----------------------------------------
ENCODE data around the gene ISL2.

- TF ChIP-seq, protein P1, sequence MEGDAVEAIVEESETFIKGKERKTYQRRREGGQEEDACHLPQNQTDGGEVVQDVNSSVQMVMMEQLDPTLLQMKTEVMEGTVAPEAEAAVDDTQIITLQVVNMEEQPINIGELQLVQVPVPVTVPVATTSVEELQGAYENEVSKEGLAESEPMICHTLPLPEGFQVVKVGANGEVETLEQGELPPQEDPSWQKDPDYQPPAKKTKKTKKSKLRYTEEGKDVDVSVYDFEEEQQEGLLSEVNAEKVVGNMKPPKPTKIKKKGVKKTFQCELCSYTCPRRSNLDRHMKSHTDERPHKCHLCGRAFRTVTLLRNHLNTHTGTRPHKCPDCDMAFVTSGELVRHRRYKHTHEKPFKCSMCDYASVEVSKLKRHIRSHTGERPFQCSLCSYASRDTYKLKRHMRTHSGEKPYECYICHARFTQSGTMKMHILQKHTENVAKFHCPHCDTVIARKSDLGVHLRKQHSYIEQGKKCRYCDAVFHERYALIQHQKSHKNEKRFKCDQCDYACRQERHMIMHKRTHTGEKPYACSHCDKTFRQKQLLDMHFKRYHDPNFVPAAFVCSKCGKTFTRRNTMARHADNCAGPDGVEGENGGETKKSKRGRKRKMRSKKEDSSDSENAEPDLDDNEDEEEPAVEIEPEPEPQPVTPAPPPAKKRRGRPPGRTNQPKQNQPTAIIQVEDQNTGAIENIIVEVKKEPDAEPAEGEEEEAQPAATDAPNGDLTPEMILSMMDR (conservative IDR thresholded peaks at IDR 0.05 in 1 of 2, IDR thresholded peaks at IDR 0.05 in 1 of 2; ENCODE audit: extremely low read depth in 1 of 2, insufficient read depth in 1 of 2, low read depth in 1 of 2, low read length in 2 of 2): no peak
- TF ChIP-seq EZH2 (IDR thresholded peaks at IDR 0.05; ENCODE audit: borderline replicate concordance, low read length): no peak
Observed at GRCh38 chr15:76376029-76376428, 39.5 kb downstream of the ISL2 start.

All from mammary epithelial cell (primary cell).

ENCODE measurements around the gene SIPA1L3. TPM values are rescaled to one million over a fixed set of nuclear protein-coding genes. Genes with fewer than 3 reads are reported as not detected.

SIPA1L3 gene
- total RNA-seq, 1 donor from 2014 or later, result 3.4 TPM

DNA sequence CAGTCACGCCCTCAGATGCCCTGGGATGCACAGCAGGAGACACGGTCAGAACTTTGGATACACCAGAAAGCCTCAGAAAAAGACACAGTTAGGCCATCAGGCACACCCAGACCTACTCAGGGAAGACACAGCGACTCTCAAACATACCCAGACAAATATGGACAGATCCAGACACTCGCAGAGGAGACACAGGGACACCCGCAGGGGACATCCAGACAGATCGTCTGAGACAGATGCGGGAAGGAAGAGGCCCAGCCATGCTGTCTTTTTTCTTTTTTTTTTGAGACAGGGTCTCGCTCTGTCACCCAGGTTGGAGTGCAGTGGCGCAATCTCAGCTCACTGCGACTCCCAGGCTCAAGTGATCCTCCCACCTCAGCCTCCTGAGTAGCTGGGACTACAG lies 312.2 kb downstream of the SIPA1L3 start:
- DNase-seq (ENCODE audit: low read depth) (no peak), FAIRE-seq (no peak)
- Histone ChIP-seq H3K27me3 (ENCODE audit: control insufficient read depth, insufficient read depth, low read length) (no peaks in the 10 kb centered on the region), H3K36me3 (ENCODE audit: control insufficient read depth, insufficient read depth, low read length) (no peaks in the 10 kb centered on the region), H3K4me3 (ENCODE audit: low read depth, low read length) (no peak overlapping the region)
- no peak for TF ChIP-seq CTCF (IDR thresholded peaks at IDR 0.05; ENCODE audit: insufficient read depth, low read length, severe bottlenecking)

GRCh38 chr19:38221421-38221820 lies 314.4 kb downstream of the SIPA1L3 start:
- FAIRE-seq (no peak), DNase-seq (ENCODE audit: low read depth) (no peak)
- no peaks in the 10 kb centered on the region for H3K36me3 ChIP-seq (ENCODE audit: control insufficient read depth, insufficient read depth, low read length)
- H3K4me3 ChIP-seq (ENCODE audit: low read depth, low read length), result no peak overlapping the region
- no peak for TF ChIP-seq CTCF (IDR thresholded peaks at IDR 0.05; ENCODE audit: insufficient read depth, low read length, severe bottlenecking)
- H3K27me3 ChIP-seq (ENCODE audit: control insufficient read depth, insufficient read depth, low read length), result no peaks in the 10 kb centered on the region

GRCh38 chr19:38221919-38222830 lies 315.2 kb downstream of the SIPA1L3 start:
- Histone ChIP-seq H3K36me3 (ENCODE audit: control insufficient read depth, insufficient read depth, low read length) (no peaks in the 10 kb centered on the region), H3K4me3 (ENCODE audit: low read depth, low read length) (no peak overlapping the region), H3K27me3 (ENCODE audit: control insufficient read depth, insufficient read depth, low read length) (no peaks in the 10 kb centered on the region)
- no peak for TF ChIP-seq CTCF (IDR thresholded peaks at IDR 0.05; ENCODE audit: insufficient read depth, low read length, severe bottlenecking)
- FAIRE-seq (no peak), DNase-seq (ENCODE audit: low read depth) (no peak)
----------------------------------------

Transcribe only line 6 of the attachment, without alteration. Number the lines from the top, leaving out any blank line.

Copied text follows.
ENCODE measurements around the gene SIPA1L3. TPM values are rescaled to one million over a fixed set of nuclear protein-coding genes. Genes with fewer than 3 reads are reported as not detected.